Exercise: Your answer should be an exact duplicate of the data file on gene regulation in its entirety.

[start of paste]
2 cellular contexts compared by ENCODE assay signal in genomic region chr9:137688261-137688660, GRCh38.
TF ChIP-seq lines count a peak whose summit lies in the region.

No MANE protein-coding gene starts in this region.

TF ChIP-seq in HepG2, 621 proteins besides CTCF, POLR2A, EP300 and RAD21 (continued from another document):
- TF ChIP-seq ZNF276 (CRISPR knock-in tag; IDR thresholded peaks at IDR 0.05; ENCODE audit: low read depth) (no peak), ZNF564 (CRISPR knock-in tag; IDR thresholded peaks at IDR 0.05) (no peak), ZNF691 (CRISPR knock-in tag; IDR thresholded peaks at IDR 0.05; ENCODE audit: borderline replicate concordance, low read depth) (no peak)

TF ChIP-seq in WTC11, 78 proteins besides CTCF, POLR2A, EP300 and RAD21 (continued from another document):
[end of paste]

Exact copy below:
2 cellular contexts compared by ENCODE assay signal in genomic region chr9:137688261-137688660, GRCh38.
TF ChIP-seq lines count a peak whose summit lies in the region.

No MANE protein-coding gene starts in this region.

TF ChIP-seq in HepG2, 621 proteins besides CTCF, POLR2A, EP300 and RAD21 (continued from another document):
- TF ChIP-seq ZNF276 (CRISPR knock-in tag; IDR thresholded peaks at IDR 0.05; ENCODE audit: low read depth) (no peak), ZNF564 (CRISPR knock-in tag; IDR thresholded peaks at IDR 0.05) (no peak), ZNF691 (CRISPR knock-in tag; IDR thresholded peaks at IDR 0.05; ENCODE audit: borderline replicate concordance, low read depth) (no peak)

TF ChIP-seq in WTC11, 78 proteins besides CTCF, POLR2A, EP300 and RAD21 (continued from another document):